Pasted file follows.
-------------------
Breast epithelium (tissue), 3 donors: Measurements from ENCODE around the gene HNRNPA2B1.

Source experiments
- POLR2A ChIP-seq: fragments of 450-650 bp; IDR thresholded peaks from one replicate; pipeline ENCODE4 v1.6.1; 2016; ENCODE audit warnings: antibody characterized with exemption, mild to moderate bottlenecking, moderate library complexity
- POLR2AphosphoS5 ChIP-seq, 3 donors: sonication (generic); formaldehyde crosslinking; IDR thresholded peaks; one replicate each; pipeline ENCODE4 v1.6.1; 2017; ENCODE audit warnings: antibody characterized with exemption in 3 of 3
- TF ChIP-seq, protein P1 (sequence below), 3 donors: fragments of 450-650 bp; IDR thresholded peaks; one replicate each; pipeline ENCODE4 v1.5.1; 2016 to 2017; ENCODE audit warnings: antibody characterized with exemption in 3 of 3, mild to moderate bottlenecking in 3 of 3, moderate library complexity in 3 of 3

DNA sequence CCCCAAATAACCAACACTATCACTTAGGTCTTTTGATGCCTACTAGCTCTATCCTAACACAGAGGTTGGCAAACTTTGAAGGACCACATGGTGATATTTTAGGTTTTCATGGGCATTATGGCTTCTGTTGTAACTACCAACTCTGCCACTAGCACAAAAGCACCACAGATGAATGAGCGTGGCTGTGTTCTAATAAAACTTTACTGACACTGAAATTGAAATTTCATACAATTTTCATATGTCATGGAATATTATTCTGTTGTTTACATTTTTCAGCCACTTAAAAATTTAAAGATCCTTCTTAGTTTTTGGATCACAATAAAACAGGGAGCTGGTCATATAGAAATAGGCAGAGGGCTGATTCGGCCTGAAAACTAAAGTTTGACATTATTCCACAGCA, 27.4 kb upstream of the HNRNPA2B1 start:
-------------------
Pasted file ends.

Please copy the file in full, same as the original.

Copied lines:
Breast epithelium (tissue), 3 donors: Measurements from ENCODE around the gene HNRNPA2B1.

Source experiments
- POLR2A ChIP-seq: fragments of 450-650 bp; IDR thresholded peaks from one replicate; pipeline ENCODE4 v1.6.1; 2016; ENCODE audit warnings: antibody characterized with exemption, mild to moderate bottlenecking, moderate library complexity
- POLR2AphosphoS5 ChIP-seq, 3 donors: sonication (generic); formaldehyde crosslinking; IDR thresholded peaks; one replicate each; pipeline ENCODE4 v1.6.1; 2017; ENCODE audit warnings: antibody characterized with exemption in 3 of 3
- TF ChIP-seq, protein P1 (sequence below), 3 donors: fragments of 450-650 bp; IDR thresholded peaks; one replicate each; pipeline ENCODE4 v1.5.1; 2016 to 2017; ENCODE audit warnings: antibody characterized with exemption in 3 of 3, mild to moderate bottlenecking in 3 of 3, moderate library complexity in 3 of 3

DNA sequence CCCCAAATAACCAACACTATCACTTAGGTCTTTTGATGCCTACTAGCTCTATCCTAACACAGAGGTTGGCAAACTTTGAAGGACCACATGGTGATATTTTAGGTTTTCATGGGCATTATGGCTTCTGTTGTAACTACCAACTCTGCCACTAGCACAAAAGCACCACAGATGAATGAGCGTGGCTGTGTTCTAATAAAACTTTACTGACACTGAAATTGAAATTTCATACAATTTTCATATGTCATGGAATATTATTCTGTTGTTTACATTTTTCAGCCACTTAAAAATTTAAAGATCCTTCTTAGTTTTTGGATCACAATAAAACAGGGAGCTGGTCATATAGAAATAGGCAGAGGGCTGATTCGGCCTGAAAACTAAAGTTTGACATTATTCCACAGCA, 27.4 kb upstream of the HNRNPA2B1 start: